You might have noticed that I’m not Obama’s biggest fan. But grudgingly I must admit that there are one or two things he has gotten right.
Five years ago, the administration decided to help veterans find work after returning from the wars in Iraq and Afghanistan. Vets have received preferential hiring for government jobs going back to WWII, but Obama further sweetened the formula in their favor. Last year, nearly half of all full-time hires were ex-military; now vets make up a full third of the federal workforce.Read On
Eight years ago, when I was a fellow at the American Academy in Berlin, Roger Cohen came through, gave a talk on Germany’s postwar trajectory that I thought brilliant, and stayed for a week. We met most days at breakfast, and I came to admire him. The only thing that I could say that was critical of the man was that he harbored an antipathy for Republicans that defied common sense.
In today’s Pravda-on-the-Hudson, he published a piece entitled The Great Unraveling, in which, among other things, he wrote the following:Read On
The great economic lesson of the 1980s supply-side revolution is that taxes matter. But what are the nuances of that lesson, and how should that lesson by applied to the modern American economy? Politicians and pundits typically offer extreme versions of how tax reform would affect growth, either that it is a magic bullet or a complete irrelevancy. A new study by William Gale and Andrew Samwick offers a good summary of consensus thinking of the matter:
Tax rate cuts may encourage individuals to work, save, and invest, but if the tax cuts are not financed by immediate spending cuts they will likely also result in an increased federal budget deficit, which in the long-term will reduce national saving and raise interest rates.Read On
Over the weekend, a British aid worker named David Haines was beheaded by ISIS. British Prime Minister David Cameron was appropriately outraged by the murder. Slightly less appropriate was his decision to use the incident as an excuse to play mufti for a day. From Cameron’s remarks reacting to the Haines’ beheading:
“The fact that an aid worker was taken, held and brutally murdered at the hands of ISIL [ISIS] sums up what this organization stands for,” Cameron said in an address to the British people. “They boast of their brutality; they claim to do this in the name of Islam. That is nonsense. Islam is a religion of peace. They are not Muslims, they are monsters.”Read On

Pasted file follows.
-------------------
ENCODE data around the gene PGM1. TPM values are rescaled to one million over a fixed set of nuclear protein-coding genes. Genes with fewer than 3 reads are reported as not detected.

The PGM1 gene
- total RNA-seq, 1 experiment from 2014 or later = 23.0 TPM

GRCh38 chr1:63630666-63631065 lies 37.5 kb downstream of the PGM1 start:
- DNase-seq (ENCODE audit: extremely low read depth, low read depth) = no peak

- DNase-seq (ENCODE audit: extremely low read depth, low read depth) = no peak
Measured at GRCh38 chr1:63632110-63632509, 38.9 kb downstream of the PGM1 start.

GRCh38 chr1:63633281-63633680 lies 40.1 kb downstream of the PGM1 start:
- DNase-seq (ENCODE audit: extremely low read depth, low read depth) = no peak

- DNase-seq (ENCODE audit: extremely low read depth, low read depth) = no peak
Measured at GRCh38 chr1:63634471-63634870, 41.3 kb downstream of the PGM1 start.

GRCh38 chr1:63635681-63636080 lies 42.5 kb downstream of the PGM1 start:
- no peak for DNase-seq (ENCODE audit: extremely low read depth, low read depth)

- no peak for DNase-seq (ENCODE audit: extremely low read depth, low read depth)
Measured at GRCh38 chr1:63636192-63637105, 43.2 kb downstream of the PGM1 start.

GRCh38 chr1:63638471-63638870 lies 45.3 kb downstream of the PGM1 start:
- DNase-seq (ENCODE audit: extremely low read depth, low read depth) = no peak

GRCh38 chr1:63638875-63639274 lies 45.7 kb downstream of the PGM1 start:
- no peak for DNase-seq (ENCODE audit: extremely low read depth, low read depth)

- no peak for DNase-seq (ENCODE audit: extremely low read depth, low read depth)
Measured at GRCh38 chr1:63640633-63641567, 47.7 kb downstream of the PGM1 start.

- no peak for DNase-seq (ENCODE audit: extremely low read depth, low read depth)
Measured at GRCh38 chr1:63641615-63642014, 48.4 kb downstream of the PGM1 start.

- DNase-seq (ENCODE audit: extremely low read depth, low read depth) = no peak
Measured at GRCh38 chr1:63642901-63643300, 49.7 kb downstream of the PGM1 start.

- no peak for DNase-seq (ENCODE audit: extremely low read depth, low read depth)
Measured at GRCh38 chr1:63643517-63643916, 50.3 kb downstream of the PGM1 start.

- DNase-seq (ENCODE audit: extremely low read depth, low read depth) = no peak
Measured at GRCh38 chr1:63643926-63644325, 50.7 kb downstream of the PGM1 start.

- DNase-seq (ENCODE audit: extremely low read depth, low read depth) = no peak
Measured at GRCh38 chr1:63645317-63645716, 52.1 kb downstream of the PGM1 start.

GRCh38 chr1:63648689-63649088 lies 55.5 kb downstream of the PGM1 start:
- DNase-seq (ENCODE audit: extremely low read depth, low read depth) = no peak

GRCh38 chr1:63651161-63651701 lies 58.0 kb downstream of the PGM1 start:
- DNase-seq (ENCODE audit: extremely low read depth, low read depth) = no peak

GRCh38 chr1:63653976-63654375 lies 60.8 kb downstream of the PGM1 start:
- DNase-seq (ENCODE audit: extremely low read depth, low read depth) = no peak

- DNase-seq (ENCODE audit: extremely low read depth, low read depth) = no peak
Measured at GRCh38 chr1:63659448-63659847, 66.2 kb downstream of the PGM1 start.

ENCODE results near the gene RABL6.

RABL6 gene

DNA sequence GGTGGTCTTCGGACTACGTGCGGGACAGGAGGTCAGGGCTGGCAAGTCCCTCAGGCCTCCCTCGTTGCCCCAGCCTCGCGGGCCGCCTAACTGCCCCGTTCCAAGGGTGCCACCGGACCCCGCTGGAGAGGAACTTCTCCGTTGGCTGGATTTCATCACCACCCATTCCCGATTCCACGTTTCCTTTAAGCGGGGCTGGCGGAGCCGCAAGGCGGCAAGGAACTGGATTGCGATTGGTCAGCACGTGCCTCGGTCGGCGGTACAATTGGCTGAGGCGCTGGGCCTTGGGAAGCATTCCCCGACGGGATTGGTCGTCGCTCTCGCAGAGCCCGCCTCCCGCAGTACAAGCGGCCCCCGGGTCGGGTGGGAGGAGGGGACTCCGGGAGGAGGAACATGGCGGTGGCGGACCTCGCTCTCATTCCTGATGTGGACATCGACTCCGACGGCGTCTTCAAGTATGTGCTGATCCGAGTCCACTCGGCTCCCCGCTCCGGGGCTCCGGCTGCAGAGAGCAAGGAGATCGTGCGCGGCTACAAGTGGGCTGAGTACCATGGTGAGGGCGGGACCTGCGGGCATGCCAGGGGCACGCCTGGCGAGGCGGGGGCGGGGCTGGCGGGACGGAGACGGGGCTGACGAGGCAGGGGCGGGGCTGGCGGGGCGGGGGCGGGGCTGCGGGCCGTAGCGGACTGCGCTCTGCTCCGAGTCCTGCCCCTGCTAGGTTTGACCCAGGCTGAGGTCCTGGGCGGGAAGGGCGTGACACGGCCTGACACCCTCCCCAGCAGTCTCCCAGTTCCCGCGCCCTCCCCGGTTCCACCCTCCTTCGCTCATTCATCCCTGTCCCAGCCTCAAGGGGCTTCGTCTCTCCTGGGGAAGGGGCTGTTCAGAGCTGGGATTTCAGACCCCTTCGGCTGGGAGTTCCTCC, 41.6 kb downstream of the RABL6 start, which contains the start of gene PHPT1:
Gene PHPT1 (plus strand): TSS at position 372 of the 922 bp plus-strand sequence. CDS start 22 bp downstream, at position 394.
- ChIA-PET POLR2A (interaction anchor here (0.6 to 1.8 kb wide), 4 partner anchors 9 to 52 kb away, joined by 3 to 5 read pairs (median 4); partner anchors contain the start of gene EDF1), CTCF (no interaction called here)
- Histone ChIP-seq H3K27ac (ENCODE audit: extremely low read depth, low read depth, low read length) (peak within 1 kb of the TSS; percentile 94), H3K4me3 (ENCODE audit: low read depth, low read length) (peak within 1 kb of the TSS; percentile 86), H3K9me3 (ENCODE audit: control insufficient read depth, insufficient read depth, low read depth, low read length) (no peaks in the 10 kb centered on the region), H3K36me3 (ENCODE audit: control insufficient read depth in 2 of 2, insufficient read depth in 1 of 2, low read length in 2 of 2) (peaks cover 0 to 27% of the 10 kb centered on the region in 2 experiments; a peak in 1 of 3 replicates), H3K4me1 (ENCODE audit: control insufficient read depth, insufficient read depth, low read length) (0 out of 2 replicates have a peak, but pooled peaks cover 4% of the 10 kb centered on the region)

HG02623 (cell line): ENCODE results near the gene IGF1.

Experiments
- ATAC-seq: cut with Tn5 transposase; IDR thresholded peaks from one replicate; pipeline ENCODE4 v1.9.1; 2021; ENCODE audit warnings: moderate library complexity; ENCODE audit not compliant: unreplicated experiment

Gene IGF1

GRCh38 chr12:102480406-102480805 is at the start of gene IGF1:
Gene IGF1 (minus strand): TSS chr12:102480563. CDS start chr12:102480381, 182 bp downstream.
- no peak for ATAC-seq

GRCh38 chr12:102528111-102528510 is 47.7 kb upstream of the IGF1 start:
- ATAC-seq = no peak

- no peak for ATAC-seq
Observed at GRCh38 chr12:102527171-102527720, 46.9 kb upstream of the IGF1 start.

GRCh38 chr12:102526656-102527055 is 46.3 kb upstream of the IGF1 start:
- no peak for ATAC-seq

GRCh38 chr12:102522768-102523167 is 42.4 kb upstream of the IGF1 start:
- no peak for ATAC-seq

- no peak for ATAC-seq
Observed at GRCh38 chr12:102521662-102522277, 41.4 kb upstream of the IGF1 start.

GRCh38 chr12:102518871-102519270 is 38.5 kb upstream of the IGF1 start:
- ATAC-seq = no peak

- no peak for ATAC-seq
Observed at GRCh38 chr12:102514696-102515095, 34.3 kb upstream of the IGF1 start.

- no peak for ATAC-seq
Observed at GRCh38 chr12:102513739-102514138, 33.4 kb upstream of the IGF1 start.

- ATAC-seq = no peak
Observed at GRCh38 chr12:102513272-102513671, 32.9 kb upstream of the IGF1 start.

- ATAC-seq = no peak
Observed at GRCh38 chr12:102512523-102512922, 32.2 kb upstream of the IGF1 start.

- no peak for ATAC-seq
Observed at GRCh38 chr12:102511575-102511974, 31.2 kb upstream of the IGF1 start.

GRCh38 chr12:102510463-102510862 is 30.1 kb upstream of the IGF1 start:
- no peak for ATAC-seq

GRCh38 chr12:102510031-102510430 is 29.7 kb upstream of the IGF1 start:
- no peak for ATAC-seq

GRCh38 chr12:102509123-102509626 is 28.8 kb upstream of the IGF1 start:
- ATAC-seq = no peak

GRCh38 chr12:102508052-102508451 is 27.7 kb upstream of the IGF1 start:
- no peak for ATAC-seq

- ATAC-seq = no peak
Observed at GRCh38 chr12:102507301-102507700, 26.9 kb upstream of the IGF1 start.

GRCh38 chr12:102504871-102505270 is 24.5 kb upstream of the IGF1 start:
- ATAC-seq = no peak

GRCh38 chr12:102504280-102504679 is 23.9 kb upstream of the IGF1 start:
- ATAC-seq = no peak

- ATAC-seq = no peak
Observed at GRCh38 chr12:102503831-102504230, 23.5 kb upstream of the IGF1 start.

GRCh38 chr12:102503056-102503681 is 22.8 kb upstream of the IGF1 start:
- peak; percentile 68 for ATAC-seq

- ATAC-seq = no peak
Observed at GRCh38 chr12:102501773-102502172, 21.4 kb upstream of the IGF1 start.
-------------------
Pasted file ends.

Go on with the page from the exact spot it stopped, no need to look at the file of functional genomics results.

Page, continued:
Do Christians in the Middle East — specifically in Syria and the surrounding countries — deserve our contempt or our sympathy?
According to Ted Cruz and Caroline Glick of the Jerusalem Post, “contempt” about sums it up. Levantine Christians have often allied themselves with the likes of the Assads and the Husseins, and oppose Israel, often with flourishes that would quicken the hearts of the worst kind of Anti-semites. In short, they support bad actors and oppose our friends.Read On
Yesterday was the 200th anniversary of the Battle of Fort McHenry, and the composing of the Star-Spangled Banner.
My wife, as a master (mistress?) Quilter, was part of the team that made the official replica flag for this year’s festivities, using original materials and techniques to make a full-sized flag as close as possible to the one Francis Scott Key saw being raised on that glorious morning. The original is too beat-up to be used — it is usually housed in the Smithsonian — though the replica will hang there for a time.Read On
I’m on Day 13 of my self-imposed news blackout, and loving it more each day. However, I did promise the editors that I wouldn’t be a stranger here, so I felt obliged to take a quick peek this morning. I figured it wouldn’t destabilize me too much to read the latest on the Scottish independence referendum. I found myself unsure what to think, so I figured I’d farm this one out to you.
On the one hand, the arguments for secession are lunatic. In fact, they’re nonexistent: The secessionists have no arguments, just very, very strong feelings. I’m sure you’re familiar with the outlines of this debate, so I’ll just review briefly:Read On
While researching a paper on the effects of social security on fertility rates a few years ago, I stumbled upon the concept of Demeny Voting, an intriguing idea to mitigate the tendency to neglect the long-term interests of citizens who have not come of age. Popularized by demographer Paul Demeny in the 1980s, it argues that the comparative political power of older voters should be weakened by giving each parent of a minor the exercise of an additional half a vote.